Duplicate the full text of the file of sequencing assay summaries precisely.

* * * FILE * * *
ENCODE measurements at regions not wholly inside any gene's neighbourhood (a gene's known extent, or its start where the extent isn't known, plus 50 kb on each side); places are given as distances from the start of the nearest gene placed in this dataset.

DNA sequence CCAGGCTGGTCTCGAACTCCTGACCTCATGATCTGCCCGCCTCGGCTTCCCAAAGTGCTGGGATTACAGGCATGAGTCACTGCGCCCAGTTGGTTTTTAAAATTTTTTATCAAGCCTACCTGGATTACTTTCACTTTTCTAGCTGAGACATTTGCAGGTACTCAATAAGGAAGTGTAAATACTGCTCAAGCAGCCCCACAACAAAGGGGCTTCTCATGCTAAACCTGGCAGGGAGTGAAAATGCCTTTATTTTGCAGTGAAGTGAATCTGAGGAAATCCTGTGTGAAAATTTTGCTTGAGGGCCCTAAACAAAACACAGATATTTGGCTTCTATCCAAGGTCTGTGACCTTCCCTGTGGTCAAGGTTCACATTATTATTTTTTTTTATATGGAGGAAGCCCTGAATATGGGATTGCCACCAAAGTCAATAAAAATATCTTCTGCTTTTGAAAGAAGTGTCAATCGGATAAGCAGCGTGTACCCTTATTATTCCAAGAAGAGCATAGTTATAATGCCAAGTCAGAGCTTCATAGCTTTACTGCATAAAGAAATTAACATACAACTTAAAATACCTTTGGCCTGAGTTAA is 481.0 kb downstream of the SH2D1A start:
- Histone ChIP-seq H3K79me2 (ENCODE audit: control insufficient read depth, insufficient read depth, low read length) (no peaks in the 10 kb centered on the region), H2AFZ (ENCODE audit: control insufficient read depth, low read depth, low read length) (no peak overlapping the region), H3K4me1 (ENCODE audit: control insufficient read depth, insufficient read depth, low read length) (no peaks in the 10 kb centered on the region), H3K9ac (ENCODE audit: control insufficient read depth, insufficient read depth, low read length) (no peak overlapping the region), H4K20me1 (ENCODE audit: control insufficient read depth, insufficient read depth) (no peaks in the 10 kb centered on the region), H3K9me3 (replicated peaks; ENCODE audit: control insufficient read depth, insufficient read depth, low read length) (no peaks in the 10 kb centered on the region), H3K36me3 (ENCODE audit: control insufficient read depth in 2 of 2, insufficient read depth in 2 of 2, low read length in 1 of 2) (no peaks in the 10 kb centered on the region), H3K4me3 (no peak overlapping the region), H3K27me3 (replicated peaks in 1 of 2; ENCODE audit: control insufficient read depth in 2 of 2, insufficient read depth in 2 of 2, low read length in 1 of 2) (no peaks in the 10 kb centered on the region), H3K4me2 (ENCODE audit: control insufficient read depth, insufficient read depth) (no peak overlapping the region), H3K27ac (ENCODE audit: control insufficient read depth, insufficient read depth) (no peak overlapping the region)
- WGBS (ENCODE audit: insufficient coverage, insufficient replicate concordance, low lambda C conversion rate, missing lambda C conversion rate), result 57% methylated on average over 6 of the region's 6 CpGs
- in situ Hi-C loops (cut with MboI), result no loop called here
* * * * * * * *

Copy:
ENCODE measurements at regions not wholly inside any gene's neighbourhood (a gene's known extent, or its start where the extent isn't known, plus 50 kb on each side); places are given as distances from the start of the nearest gene placed in this dataset.

DNA sequence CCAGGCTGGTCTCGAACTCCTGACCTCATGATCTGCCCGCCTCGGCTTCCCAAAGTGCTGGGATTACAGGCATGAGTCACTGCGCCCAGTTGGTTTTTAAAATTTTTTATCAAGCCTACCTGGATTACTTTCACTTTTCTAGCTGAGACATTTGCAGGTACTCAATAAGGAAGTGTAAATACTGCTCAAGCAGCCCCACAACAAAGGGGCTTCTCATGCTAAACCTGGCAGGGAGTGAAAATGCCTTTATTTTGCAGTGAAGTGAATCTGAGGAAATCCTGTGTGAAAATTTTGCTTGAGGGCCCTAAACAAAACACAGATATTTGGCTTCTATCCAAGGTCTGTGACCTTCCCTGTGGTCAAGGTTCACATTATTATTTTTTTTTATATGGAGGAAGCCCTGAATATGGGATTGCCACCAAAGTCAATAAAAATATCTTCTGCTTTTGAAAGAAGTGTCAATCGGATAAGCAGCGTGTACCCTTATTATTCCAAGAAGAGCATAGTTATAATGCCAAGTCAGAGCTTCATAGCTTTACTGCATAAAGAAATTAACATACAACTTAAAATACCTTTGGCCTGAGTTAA is 481.0 kb downstream of the SH2D1A start:
- Histone ChIP-seq H3K79me2 (ENCODE audit: control insufficient read depth, insufficient read depth, low read length) (no peaks in the 10 kb centered on the region), H2AFZ (ENCODE audit: control insufficient read depth, low read depth, low read length) (no peak overlapping the region), H3K4me1 (ENCODE audit: control insufficient read depth, insufficient read depth, low read length) (no peaks in the 10 kb centered on the region), H3K9ac (ENCODE audit: control insufficient read depth, insufficient read depth, low read length) (no peak overlapping the region), H4K20me1 (ENCODE audit: control insufficient read depth, insufficient read depth) (no peaks in the 10 kb centered on the region), H3K9me3 (replicated peaks; ENCODE audit: control insufficient read depth, insufficient read depth, low read length) (no peaks in the 10 kb centered on the region), H3K36me3 (ENCODE audit: control insufficient read depth in 2 of 2, insufficient read depth in 2 of 2, low read length in 1 of 2) (no peaks in the 10 kb centered on the region), H3K4me3 (no peak overlapping the region), H3K27me3 (replicated peaks in 1 of 2; ENCODE audit: control insufficient read depth in 2 of 2, insufficient read depth in 2 of 2, low read length in 1 of 2) (no peaks in the 10 kb centered on the region), H3K4me2 (ENCODE audit: control insufficient read depth, insufficient read depth) (no peak overlapping the region), H3K27ac (ENCODE audit: control insufficient read depth, insufficient read depth) (no peak overlapping the region)
- WGBS (ENCODE audit: insufficient coverage, insufficient replicate concordance, low lambda C conversion rate, missing lambda C conversion rate), result 57% methylated on average over 6 of the region's 6 CpGs
- in situ Hi-C loops (cut with MboI), result no loop called here